Originally Published 2010-10-13 00:00:00 Published on Oct 13, 2010
As the US President is scheduled to visit India next month, there is a lesson for both sides in the 1972 Nixon-Mao summit in Beijing. While the Americans and the Chinese exchanged views on everything, the focus was firmly on the big strategic picture.
Reach out to the US Through Obama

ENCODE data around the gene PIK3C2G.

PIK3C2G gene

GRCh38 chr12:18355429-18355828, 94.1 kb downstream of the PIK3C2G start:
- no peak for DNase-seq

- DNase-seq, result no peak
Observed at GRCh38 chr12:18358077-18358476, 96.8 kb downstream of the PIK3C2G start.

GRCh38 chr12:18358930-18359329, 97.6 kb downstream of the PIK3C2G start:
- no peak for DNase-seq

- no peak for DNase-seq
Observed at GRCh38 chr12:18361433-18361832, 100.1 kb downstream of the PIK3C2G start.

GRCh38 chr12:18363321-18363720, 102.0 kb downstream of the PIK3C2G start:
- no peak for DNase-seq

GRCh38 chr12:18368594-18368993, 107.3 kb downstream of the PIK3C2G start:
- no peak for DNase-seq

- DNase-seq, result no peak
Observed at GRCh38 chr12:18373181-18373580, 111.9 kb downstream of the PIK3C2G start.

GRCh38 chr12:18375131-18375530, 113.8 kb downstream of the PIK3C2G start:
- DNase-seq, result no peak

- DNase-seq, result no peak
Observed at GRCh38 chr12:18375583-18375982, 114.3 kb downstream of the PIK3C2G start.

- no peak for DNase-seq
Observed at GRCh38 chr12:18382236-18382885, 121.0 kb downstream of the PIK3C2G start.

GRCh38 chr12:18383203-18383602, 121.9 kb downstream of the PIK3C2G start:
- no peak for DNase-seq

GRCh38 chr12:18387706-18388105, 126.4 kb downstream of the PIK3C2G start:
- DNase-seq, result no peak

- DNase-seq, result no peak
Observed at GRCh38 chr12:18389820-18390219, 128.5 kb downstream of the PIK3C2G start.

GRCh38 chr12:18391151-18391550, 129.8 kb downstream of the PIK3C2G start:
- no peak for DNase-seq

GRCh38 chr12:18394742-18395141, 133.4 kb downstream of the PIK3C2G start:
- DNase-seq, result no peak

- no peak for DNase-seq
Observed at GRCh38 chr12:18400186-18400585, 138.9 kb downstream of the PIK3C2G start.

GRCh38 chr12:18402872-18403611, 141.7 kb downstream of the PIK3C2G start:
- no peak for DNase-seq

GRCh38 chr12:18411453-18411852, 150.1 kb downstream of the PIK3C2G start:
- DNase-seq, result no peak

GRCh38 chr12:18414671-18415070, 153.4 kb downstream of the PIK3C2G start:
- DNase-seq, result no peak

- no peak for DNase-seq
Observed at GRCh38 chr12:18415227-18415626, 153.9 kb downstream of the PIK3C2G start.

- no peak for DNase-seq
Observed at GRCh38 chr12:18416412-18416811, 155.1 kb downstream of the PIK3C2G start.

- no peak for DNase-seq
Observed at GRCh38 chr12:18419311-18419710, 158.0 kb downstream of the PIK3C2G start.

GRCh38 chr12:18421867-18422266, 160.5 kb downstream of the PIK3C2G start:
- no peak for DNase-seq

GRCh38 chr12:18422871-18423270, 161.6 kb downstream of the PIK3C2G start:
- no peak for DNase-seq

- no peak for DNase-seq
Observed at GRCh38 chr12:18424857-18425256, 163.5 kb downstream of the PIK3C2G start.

The parallel is not exact, but the Asian scene in which President Barack Obama’s visit to India takes place next month is not entirely different from the one in which President Nixon visited Beijing in February 1972. Of course, there is no cold war between Beijing and Washington, or between Beijing and Delhi; the G- 2 absurdity lies buried, but the Sino- US relationship will remain close and of singular importance to either partner. However, because of the rise of new powers on the world stage, the Asian strategic scene is in flux and the search is on for a new equilibrium of peace and stability in the Old Continent. The United States’ relations with China & Japan are well established. USRussia relations are evolving in a mutually agreed direction. Forward movement in US- India relations was interrupted with George W. Bush’s exit from the White House. There is need for clarity of purpose and direction on both sides, which, hopefully, the forthcoming summit will provide. American aims have been made clear: Washington recognises India as a rising power with important regional and world roles. Senior American officials have been saying that the President’s visit will transform US- India relations into a defining relationship of the twenty- first century. The President himself has said that he wants to make history in Delhi. Much will naturally also depend on how our authorities, parliament and people treat this visit. It is time to close the books on the past, put small things aside, and forge a forward looking relationship worthy of the world’s two great Democracies. Interests There is a lesson for both sides in the 1972 Nixon-Mao summit in Beijing. While the Americans and the Chinese exchanged views on everything under the sun— including their shared contempt of India — the focus, all the time, was firmly on the big strategic picture. The Chinese did not ask for much, but there was much giving by the greater power. That meeting laid the foundations of China’s future dynamism and dramatic economic growth with the West’s help. The obvious areas of common American and Indian interest and future cooperation are defense and security including Cyber security; enhancement of India’s economy and market through industrial and agricultural development; energy; and collaborative exploration of outer space. There is a good deal of on- going cooperation between the two countries in education and agriculture. India now needs a second Green Revolution which American scientific and technological cooperation will greatly facilitate. In energy and environment- related issues, there is no virtue, or national gain, in our fronting for China. In contrast, India is still a very low carbon economy. We should, therefore, look for deals with the US and the leading European countries to enhance & harness our alternative energy resources, such as shale gas. Since the mid 1990s defense cooperation between the two countries has made some progress, but much more is needed for modernisation of India’s military. India should initiate the process by opting for 126 multi- role fighter jets from the US. Deals of this magnitude should be struck with an eye on political and strategic gain: in that context the choice between Sweden Sweden and US should be obvious. There is huge scope for cooperation in space, and in the Indian Ocean. Maritime security is of common concern to both countries. Sooner or later China is bound to enter the Indian Ocean. It is for India, the US and other established maritime powers to manage this new development in such a way that the Chinese navy’s advent in the Indian Ocean is not conflictual or confrontational but peaceful and cooperative. In view of India’s large and growing interests and responsibilities in the Ocean and its outreach regions, India’s maritime capabilities will require considerable expansion in the next 10 to 15 years. Pakistan It is to be hoped that the solemnity, the logic and the high strategic purpose of President Obama’s visit will not be marred by bureaucratic wrangling over small things. Once the larger relationship is in place, matters like visa fees, outsourcing, entities lists, tariffs etc. will get resolved without too much argument and noise. Because of the hang- ups of a long, estranged past, we often, tend to be a little too demanding, or unnecessarily inhibited in responding even to wellmeaning American initiatives. A case in point is our Nuclear Liability Law. In June this year, President Obama had gone out of his way to back a reprocessing agreement. Our liability legislation virtually excludes private American suppliers from competing in the Indian nuclear energy market. What a reward for a country without whose initiative and generosity, India would have remained a nuclear pariah! American grievance in this regard is justified; it should be appropriately addressed. There is an impression in Washington that “ the big thing India wants is Pakistan’, that it will ask the President to pressure Pakistan regarding cross- border terrorism, or urge him to stop supplying arms to Pakistan. India’s Pakistan obsession is a thing of the past, and Americans should be disabused of their false notions of imagined Indian complexes. We have the strength and the confidence to deal suitably with Pakistan on our own in any eventuality. In their predicament with Pakistan, the Americans deserve our understanding and sympathy. For successful conduct of the war against Taliban, the Americans need Pakistan, and the smart Pakistani Generals have the US over the barrel. We should leave them alone to sort all this out in their own way in their own good time. Proliferation In Afghanistan our economic and social development work is popular with the people, and its worth as a stabilising factor is beginning to be recognised by the US. It is too bad that Pakistan does not like what we are doing for the good of the Afghan people. Clearly, Americans are not going to quit Afghanistan in a hurry, and certainly not in defeat at the hands of Taliban Lashkars operating from bases in Pakistan. If they propose any more practicable ways of India helping them, we should consider them. For the rest, CTBT, FMCT, are nonissues. India will sign the first when all the others have done it; and we can now safely engage in FMCT negotiations. As regards nuclear disarmament — President Obama’s amour propre — Indian and US positions have converged. We should give a full- throated positive endorsement to the President’s initiative. I believe there are gains for India in the Proliferation Security Initiative and we should be part of it. We should also offer, for the President’s consideration, to sign the NPT as a nuclear weapon power. This will lead to its natural culmination President Bush’s Nuclear Energy initiative. I always feel vicariously humiliated when our government asks every visiting dignitary to support India’s case for permanent membership of the U. N. Security Council. U. N. reform is 10, perhaps 15 or 20 years in the future. There is strength, and dignity and power, in not asking. Why can’t we learn from the Chinese to be patient and wait for our time? (The writer is President, ORF Centre for International Relations and a former foreign secretary) Courtesy: Mail Today, 12 October